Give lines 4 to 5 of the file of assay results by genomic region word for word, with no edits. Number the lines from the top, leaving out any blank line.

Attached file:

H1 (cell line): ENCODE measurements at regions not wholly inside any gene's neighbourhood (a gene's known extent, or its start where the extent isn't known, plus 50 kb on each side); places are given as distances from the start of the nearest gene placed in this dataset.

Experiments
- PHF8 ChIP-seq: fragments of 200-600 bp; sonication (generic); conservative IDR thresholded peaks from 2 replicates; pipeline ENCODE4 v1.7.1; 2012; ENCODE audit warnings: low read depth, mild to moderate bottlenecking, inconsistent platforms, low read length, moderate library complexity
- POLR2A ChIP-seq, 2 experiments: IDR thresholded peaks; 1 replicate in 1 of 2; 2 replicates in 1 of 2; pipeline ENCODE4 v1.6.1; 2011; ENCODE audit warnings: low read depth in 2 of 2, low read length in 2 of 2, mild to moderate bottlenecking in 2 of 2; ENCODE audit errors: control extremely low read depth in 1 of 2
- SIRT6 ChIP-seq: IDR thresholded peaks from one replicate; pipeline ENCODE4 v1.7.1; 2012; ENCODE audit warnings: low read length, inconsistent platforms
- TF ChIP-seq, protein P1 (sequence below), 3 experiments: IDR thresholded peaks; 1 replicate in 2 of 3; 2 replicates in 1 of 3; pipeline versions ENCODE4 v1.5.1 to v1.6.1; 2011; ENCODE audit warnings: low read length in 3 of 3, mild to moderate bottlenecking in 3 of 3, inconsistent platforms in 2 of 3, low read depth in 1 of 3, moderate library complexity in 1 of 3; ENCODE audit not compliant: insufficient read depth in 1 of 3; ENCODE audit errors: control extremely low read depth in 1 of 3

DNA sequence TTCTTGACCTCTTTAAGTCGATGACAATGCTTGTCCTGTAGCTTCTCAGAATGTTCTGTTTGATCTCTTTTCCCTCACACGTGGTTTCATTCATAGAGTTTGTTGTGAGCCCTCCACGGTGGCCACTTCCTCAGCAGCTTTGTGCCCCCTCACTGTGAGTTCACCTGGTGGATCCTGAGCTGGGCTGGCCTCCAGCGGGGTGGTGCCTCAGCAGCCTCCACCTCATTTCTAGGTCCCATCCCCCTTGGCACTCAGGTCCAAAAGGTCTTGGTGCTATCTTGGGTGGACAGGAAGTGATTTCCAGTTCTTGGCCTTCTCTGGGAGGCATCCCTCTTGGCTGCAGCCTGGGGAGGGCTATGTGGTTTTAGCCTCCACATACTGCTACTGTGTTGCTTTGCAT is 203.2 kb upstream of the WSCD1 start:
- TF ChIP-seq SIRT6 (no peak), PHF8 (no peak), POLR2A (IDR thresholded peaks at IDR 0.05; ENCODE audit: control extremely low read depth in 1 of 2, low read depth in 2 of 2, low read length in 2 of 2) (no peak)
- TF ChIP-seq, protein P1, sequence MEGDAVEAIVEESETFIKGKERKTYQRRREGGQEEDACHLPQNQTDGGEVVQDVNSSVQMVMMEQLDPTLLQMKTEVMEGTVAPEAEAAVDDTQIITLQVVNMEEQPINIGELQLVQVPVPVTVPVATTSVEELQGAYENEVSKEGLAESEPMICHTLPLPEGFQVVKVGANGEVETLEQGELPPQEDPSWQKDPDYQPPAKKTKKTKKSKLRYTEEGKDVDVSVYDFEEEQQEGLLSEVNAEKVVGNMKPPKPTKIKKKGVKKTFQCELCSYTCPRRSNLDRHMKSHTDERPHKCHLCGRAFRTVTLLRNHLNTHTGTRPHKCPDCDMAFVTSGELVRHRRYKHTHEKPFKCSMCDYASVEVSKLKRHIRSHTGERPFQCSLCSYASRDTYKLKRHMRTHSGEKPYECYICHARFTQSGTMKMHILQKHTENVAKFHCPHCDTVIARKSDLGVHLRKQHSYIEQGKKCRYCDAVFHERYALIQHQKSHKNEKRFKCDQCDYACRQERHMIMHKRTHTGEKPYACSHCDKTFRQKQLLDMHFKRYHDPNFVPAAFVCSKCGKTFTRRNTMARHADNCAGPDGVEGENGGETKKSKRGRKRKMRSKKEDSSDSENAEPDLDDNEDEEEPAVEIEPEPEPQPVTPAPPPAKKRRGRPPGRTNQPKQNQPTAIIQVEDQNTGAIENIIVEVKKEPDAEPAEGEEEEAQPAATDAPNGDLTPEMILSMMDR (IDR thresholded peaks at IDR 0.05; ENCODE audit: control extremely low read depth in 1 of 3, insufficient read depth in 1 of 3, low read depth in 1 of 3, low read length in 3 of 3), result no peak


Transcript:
- POLR2A ChIP-seq, 2 experiments: IDR thresholded peaks; 1 replicate in 1 of 2; 2 replicates in 1 of 2; pipeline ENCODE4 v1.6.1; 2011; ENCODE audit warnings: low read depth in 2 of 2, low read length in 2 of 2, mild to moderate bottlenecking in 2 of 2; ENCODE audit errors: control extremely low read depth in 1 of 2
- SIRT6 ChIP-seq: IDR thresholded peaks from one replicate; pipeline ENCODE4 v1.7.1; 2012; ENCODE audit warnings: low read length, inconsistent platforms